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Jeb Bush Launches New PAC

Brandon Moseley

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By Brandon Moseley
Alabama Political Reporter

On Tuesday, January 6, former Florida Governor Jeb Bush launched a new political action committee (PAC), Right to Rise. While not formally declaring that he will be a candidate for the Republican nomination for President, the move allows him to raise money, measuring early support for a Jeb Bush Presidential run. The move warns other GOP rivals that Jeb Bush is likely entering the race and is notice to potential Bush operatives and donors not to commit to another candidate just yet.

Former President George W. Bush (R) wrote on Facebook, “Today, Jeb Bush is launching Right to Rise, a leadership PAC dedicated to making America a place of unlimited opportunity. Laura and I are proud to support my brother by making a contribution.”

The PAC’s website wrote, “We believe passionately that the Right to Rise — to move up the income ladder based on merit, hard work and earned success — is the central moral promise of American economic life. We are optimists who believe that America’s opportunities have never been greater than they are right now. But we know America is falling short of its promise.”

Right to Rise lamented that, “Too many of the poor have lost hope that a path to a better life is within their grasp. While the last eight years have been pretty good ones for top earners…been a lost decade for the rest of America. We are not leading – at home or abroad.”

The PAC stated, “At the Right to Rise PAC, we will support candidates who want to restore the promise of America with a positive, conservative vision of reform and renewal. We believe the income gap is real, but that only conservative principles can solve it by removing the barriers to upward mobility. We will celebrate success and risk-taking, protect liberty, cherish free enterprise, strengthen our national defense, embrace the energy revolution, fix our broken and obsolete immigration system, and give all children a better future by transforming our education system through choice, high standards and accountability. We will strive to put our fiscal house back in order, re-limit government and ensure that America is a welcoming society.”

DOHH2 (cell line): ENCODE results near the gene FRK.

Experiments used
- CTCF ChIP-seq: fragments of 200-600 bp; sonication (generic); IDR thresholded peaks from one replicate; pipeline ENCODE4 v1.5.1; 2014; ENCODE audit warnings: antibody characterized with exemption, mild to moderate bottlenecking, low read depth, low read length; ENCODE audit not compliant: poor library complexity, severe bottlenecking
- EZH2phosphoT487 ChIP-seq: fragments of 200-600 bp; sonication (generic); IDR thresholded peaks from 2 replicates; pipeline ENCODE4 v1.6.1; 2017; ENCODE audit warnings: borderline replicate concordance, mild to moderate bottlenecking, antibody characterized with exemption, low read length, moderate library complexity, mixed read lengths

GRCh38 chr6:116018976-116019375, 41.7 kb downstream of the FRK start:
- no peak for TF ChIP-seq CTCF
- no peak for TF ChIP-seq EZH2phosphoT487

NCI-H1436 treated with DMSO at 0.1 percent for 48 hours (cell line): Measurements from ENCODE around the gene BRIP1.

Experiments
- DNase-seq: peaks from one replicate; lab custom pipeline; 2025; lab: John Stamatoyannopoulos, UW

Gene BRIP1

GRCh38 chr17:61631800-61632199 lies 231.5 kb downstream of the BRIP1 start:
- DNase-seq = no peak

On October 7, former Florida Governor Jeb Bush was in Birmingham for a fundraiser for the powerful Business Council of Alabama (BCA) and its influential ProgressPAC. The BCA held a reception, dinner, photo opportunity, and leadership round table with Gov. Jeb Bush at the Sheraton in Birmingham. According to information provided by BCA, contributions for the Chairman’s Dinner were used to support BCA’s political action committee, ProgressPAC.

Former President George W. Bush (R) told Fox News’s Brian Kilmeade at that time, “[Jeb] and I had a conversation. I of course was pushing for him to run for president, he of course was saying, ‘I haven’t made up my mind.’” President Bush said, “I truly don’t think he has, and plus I don’t think he liked it that his older brother was pushing him…He [Jeb] understands what it’s like to be president for not only the person running or serving, plus family. He’s seen his dad, he’s seen his brother. And so, he’s a very thoughtful man, and he’s weighing his options.”

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Jeb and George’s father, George H. Bush (R) was President of the United States from 1989 to 1993.  No Republican ticket for President has been successful without a Bush on the ticket as either President or Vice President since 1972, when Richard M. Nixon won re-election. Then a former Congressman George H. Bush was Nixon’s Ambassador to the United Nations.

Several Alabama State legislators recently attended an education reform summit in Washington promoting school choice, where Jeb Bush was the headline speaker.

Cygnal, a Montgomery-based political strategy, research, media, and public relations firm, released polling data in July showing that at that time former Florida Governor Jeb Bush would lead the crowded field of 2016 GOP presidential aspirants.  Bush then leads the field with 19.6 percent of the vote, followed by Dr. Ben Carson with 12.6 percent.

Kentucky Senator Rand Paul polled in third with just 10.6 percent at this point. Next were New Jersey Governor Chris Christie with 8.8 percent, Texas Governor Rick Perry with 7.2 percent, and Texas Senator Ted Cruz with 5.6 percent. Former Pennsylvania Senator Rick Santorum won the Alabama Republican Presidential Primary in 2012, but had dropped to only 5.3 percent support. Louisiana Governor Bobby Jindal and Wisconsin Governor Scott Walker round out the field with just 3.9 percent and 3.6 percent respectively. Former Massachusetts Governor Mitt Romney was not included in this poll, although there is speculation that the 2012 Republican nominee might be tempted to run given the relative weakness of the Republican field.

Brandon Moseley is a senior reporter with six and a half years at Alabama Political Reporter. You can email him at [email protected] or follow him on Facebook.

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Health

Cases jump in Alabama nursing homes, tests still scarce, association says

Eddie Burkhalter

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Confirmed COVID-19 cases in Alabama nursing homes have jumped in recent days, and delays in getting test kits and test results is putting lives at greater risk, according to the Alabama Nursing Home Association.

As of Monday, 31 nursing homes in 17 counties had confirmed COVID-19 cases, according to a statement from Alabama Nursing Home Association President Brandon Farmer.